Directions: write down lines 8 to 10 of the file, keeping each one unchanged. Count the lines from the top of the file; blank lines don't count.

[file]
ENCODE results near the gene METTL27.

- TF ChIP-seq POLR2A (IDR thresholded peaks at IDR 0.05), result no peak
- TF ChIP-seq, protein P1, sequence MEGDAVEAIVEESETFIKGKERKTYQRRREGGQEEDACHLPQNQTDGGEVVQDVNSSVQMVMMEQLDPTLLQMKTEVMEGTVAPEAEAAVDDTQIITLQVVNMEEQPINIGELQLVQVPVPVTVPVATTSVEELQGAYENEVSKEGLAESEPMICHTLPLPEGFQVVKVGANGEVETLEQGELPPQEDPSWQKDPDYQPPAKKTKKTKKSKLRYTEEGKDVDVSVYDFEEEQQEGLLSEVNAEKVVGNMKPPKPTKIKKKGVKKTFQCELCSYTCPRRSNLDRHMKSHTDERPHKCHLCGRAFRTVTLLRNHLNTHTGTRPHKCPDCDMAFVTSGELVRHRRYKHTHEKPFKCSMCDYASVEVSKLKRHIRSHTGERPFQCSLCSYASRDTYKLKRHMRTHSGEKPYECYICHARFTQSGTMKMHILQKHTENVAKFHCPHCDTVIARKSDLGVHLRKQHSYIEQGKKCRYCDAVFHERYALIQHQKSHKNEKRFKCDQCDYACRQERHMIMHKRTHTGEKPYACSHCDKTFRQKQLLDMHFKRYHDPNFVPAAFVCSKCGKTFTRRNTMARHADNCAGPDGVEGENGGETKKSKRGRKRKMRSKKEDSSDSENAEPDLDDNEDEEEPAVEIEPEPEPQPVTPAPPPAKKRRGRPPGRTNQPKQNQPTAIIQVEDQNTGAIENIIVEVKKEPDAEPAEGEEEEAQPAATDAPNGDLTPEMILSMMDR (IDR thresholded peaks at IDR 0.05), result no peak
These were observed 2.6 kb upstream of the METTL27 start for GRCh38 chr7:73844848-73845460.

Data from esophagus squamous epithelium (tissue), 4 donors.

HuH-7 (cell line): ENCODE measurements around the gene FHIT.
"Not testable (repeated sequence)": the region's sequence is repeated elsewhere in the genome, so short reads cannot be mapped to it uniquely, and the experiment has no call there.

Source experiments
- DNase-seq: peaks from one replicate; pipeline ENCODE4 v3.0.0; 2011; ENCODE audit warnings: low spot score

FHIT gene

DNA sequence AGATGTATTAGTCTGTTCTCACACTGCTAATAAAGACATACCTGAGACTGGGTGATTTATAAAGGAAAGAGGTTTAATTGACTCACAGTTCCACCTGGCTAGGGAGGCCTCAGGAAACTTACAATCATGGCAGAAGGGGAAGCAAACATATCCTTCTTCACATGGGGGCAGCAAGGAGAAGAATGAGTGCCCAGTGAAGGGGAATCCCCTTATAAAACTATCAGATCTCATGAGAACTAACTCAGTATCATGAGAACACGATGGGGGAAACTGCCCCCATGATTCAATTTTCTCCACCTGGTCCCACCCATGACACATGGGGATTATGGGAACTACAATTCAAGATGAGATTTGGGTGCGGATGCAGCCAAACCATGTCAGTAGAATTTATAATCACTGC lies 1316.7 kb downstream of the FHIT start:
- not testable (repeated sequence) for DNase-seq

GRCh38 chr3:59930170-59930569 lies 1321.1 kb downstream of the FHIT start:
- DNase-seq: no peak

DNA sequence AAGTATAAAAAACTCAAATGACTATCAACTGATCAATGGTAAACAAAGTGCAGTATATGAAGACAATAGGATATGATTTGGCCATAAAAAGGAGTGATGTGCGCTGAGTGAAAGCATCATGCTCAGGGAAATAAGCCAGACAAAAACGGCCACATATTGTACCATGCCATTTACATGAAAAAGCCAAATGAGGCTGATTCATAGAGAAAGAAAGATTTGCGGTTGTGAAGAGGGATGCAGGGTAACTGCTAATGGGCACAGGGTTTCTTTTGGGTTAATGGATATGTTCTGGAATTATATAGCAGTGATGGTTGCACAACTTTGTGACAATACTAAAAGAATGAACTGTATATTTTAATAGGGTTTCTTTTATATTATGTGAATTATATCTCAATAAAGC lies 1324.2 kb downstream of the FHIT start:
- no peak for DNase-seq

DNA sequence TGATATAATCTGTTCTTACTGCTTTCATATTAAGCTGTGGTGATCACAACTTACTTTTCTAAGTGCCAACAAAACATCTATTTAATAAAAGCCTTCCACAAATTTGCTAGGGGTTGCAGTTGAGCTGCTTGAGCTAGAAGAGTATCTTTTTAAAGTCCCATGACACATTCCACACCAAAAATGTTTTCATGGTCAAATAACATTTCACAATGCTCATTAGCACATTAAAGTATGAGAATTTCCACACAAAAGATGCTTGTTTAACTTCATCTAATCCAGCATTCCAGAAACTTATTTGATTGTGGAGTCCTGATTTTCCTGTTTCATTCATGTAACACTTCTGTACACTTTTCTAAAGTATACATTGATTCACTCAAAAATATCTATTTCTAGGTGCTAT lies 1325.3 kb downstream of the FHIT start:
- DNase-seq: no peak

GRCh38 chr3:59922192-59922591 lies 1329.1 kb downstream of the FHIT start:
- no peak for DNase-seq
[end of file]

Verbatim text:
Source experiments
- DNase-seq: peaks from one replicate; pipeline ENCODE4 v3.0.0; 2011; ENCODE audit warnings: low spot score

FHIT gene